7 computer security tips for students

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Show #30:

  • Date: 2005-08-15
  • Subject: 7 computer security tips for students
  • Duration: 35:01
  • Format: MP3
  • Size: 14,404 kb

Topics Discussed:

  • My Comments
  • Basic computer safety maintenance
  • Do not open files from strangers
  • Help fight spam and online scams
  • Learn how to protect yourself from spyware
  • Take precautions when you go wireless
  • Password protect your computer—and lock it
  • Back up your data

Additional Information:

When going back to school you used to only have to worry about pencils, notebooks, and some textbooks. Now, computers are a large part of school. The following tips to help protect your school computer from viruses, hackers, spyware, and other attacks.

1) Basic computer safety maintenance.

Before surfing the Web, you should perform three key maintenance steps to help improve the security of your computer.

  • Use an Internet firewall whether software or hardware.
  • Update your computer operating system and applications.
  • Use up-to-date antivirus software.

2) Do not open files from strangers.

E-mail and instant messaging (IM) are great ways to communicate with others but they can also spread viruses and worms if you are not careful. Most e-mail viruses are spread by people who are fooled into opening an infected file. You should never open a file attached to an e-mail or an instant message unless you recognize the sender and you are expecting the file.

3) Help fight spam and online scams.

Besides preventing viruses and worms, you should learn how to fight spam and online scams.

  • Get spam filters to suit you.
  • Block unwanted instant messages (IM).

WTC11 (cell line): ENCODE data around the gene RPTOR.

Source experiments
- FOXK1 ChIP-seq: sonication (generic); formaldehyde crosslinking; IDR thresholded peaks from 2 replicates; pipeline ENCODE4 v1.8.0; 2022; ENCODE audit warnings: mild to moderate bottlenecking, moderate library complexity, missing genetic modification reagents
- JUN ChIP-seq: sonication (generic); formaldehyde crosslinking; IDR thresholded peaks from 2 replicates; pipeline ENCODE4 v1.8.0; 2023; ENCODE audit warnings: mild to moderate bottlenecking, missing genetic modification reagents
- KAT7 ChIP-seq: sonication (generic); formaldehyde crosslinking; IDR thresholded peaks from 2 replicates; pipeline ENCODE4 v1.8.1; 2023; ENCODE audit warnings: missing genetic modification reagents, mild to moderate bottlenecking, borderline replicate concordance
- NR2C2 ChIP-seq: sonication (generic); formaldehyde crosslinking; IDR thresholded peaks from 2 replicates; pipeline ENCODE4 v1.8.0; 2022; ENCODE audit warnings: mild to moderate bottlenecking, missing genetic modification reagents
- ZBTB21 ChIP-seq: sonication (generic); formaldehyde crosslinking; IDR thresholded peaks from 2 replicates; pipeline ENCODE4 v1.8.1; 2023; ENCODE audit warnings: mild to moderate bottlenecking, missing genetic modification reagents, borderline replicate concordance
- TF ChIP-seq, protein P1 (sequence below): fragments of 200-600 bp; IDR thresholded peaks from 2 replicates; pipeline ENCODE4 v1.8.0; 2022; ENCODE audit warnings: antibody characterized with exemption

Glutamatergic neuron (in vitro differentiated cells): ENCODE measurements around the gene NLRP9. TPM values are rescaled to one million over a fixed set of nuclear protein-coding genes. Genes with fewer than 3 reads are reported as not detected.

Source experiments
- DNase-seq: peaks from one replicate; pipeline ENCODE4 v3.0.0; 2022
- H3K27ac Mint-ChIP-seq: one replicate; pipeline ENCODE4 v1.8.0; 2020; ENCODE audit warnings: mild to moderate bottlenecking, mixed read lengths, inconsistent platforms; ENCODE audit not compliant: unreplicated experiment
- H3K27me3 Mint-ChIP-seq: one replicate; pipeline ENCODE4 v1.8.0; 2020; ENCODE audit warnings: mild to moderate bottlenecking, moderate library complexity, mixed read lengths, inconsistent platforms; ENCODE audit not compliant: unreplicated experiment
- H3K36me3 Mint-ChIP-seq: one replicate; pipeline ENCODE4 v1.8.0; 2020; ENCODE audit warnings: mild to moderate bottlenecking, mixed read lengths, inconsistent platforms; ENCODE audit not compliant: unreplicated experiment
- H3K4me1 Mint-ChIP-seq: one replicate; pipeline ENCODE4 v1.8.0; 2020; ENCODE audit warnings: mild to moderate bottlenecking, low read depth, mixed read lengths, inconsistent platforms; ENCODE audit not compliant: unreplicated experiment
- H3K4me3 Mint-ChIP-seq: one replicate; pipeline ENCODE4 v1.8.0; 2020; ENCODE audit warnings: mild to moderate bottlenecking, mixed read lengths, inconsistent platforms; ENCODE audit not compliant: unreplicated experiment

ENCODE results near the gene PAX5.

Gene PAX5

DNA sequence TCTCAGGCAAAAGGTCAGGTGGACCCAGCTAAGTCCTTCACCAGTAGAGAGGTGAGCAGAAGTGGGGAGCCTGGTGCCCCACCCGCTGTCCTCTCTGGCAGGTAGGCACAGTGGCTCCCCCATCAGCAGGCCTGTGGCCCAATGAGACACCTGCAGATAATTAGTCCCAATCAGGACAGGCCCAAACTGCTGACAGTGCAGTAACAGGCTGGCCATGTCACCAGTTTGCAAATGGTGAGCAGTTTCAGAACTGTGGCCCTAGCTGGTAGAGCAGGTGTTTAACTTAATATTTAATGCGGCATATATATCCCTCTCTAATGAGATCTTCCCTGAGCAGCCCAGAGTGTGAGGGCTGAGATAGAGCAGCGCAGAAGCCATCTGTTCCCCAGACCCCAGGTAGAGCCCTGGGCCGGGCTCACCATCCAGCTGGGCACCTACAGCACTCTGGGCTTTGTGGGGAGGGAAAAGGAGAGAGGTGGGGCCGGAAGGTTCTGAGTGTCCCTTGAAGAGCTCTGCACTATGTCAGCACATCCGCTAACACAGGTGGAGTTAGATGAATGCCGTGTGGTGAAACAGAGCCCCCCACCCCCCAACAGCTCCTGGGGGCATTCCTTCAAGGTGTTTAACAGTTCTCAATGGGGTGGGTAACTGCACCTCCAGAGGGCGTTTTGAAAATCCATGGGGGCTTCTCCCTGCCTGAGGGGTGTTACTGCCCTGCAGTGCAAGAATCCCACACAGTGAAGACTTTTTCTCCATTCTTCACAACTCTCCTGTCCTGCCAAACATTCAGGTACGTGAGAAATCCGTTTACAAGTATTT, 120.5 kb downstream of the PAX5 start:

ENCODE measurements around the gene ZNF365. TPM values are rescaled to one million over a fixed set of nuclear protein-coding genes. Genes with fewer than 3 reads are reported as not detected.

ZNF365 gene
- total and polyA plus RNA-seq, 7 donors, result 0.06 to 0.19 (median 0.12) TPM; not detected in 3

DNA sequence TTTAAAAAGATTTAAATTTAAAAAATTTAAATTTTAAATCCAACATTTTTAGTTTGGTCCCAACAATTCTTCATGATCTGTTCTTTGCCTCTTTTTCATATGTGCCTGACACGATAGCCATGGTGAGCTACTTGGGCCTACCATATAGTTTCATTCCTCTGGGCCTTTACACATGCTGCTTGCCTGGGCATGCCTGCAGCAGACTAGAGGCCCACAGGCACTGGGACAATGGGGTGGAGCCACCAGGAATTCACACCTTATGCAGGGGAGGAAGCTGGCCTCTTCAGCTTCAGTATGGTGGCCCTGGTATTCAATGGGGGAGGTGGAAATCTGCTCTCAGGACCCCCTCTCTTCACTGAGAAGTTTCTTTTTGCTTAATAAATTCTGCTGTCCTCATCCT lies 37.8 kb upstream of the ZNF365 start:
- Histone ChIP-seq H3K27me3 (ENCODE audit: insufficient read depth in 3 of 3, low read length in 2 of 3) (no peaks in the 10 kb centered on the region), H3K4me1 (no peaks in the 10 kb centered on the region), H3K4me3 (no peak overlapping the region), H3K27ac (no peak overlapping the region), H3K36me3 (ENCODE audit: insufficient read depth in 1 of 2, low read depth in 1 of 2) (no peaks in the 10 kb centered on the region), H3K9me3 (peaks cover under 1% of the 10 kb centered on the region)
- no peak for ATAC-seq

• Block images in emails.
  • Keep your filters current.

Phishing is another threat to your privacy that could lead to the theft of your credit card numbers, passwords, account information, or other personal data.

4) Learn how to protect yourself from spyware.

Spyware is one of the biggest threats out there. Spyware is software that collects personal information from you without first letting you know what it is doing, and without asking for your permission. You might get spyware if you download: music or file-sharing programs, free games from sites, or other software programs from a Web site.

5) Take precautions when you go wireless.

Wireless networks are showing up everywhere -- from the school campus to the coffee shop. That means you can surf the Web from tons of convenient places, but they do come with a security risk. If you set up your own wireless network at home or in your dorm room, listen to my podcast on protecting your wireless network.

6) Password protect your computer—and lock it.

A good password is the first line of defense in protecting your computer from criminals, pranksters, or a careless roommate. If you do not use a password to log on to your computer, you need to stop that and set a password. Do not allow anyone access to your computer. Also be sure to lock your computer when you are not using it.

7) Back up your data.

The age old idea of students losing their term papers because they forgot to back up has almost become a cliché. Still, many of us do not have the time nor make the time to back up. This is probably the most critical thing to set time aside for. There are tons of backup solutions and I have covered them before in previous podcasts.

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